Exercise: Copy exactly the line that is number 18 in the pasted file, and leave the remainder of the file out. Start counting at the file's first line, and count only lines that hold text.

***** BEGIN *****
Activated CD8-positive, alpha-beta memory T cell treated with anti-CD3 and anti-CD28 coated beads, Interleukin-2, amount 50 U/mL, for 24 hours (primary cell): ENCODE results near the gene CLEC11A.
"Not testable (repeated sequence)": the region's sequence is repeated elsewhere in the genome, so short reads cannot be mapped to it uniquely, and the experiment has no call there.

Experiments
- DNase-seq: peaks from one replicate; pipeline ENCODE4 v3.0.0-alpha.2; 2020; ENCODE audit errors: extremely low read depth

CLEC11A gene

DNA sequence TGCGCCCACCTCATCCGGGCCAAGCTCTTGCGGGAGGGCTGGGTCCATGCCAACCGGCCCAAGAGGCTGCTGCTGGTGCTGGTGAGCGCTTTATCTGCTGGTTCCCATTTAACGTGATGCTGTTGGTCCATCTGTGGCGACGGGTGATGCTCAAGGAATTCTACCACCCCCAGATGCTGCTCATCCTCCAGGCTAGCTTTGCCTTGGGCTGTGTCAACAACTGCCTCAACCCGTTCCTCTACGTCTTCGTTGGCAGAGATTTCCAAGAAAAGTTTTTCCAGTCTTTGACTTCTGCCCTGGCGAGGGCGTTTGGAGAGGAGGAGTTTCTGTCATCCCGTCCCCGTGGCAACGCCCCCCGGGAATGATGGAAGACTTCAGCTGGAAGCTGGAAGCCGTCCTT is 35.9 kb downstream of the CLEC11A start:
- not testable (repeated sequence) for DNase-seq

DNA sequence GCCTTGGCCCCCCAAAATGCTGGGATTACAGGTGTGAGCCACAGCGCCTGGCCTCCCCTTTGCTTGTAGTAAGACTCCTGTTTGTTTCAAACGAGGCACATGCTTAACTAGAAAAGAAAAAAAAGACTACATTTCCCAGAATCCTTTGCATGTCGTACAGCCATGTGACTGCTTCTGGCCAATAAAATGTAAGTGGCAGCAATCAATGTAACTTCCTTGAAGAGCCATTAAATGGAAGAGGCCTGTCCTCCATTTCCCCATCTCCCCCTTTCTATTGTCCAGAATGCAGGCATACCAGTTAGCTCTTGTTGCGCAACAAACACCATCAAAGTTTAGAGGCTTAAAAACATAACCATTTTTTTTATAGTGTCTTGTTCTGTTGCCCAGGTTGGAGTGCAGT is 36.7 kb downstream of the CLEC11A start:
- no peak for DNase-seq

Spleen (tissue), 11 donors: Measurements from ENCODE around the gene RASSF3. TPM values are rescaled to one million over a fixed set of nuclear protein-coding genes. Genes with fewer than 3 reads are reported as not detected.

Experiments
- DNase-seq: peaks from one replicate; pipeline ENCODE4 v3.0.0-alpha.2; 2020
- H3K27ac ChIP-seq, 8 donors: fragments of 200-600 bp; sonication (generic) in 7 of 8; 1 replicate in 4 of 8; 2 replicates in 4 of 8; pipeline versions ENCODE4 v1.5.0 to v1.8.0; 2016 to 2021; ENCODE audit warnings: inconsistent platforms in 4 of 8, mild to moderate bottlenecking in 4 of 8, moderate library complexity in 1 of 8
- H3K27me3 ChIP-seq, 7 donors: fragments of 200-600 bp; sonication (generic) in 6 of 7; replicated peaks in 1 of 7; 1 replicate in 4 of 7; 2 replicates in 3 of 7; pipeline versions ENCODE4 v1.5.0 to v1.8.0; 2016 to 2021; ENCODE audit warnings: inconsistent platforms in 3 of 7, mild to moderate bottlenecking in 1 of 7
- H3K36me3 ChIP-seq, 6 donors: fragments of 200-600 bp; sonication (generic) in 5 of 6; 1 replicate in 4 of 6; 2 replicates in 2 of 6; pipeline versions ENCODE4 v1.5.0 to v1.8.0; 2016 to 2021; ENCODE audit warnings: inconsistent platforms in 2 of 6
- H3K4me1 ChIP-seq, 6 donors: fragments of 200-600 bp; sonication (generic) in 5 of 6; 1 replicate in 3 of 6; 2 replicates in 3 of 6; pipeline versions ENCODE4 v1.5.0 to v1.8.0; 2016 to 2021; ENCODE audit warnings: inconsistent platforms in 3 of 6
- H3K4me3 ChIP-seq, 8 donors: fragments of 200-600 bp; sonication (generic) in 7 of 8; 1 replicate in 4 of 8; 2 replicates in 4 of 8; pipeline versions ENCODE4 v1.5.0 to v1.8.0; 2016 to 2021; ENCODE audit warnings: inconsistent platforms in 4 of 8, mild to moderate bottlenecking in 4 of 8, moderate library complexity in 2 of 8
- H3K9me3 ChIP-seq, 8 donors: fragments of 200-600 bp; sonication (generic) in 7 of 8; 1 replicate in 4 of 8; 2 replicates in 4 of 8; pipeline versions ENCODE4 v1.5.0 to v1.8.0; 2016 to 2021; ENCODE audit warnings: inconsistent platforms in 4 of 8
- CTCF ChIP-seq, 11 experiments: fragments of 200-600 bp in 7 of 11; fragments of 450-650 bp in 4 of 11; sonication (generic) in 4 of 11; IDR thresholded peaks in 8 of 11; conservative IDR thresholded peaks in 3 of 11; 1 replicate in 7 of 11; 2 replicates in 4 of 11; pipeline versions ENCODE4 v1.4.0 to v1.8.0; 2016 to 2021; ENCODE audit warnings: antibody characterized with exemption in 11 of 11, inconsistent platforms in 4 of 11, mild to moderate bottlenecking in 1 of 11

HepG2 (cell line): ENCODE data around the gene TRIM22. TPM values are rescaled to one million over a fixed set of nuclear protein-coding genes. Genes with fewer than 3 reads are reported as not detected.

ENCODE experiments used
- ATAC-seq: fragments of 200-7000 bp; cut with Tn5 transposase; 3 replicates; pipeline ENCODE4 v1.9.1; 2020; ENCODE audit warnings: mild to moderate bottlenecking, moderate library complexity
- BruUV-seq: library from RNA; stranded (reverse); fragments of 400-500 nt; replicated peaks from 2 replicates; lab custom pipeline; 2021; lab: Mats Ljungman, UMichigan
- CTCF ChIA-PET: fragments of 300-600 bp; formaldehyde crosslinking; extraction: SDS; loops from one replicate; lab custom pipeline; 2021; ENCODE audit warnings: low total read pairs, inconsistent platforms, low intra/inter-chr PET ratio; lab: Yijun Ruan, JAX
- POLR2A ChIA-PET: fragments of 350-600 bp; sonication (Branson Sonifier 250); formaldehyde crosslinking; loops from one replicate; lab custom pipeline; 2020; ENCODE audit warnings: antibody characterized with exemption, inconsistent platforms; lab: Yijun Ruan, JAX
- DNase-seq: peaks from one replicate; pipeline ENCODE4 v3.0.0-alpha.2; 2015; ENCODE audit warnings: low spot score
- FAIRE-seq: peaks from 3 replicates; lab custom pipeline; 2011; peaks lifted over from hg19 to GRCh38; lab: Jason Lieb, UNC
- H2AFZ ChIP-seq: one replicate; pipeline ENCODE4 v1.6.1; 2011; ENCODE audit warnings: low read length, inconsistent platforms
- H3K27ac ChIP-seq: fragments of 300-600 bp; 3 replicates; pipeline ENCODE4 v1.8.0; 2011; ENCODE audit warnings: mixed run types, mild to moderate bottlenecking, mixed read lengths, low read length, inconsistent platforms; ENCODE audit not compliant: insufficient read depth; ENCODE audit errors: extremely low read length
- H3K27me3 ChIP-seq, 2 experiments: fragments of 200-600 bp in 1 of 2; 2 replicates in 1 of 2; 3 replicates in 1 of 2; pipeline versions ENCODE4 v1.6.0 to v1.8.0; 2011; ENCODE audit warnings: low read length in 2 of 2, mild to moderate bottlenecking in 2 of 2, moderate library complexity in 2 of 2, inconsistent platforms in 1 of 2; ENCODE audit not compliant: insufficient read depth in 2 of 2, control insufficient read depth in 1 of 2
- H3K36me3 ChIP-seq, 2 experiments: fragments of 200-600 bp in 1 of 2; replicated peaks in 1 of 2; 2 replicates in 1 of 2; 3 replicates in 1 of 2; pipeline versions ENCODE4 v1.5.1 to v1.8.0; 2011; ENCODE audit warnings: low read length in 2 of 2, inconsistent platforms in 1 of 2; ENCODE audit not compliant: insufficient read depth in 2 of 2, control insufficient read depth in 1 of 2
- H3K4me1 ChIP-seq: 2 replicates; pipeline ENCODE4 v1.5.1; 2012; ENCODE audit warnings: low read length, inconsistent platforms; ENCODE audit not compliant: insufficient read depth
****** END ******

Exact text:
- H3K9me3 ChIP-seq, 8 donors: fragments of 200-600 bp; sonication (generic) in 7 of 8; 1 replicate in 4 of 8; 2 replicates in 4 of 8; pipeline versions ENCODE4 v1.5.0 to v1.8.0; 2016 to 2021; ENCODE audit warnings: inconsistent platforms in 4 of 8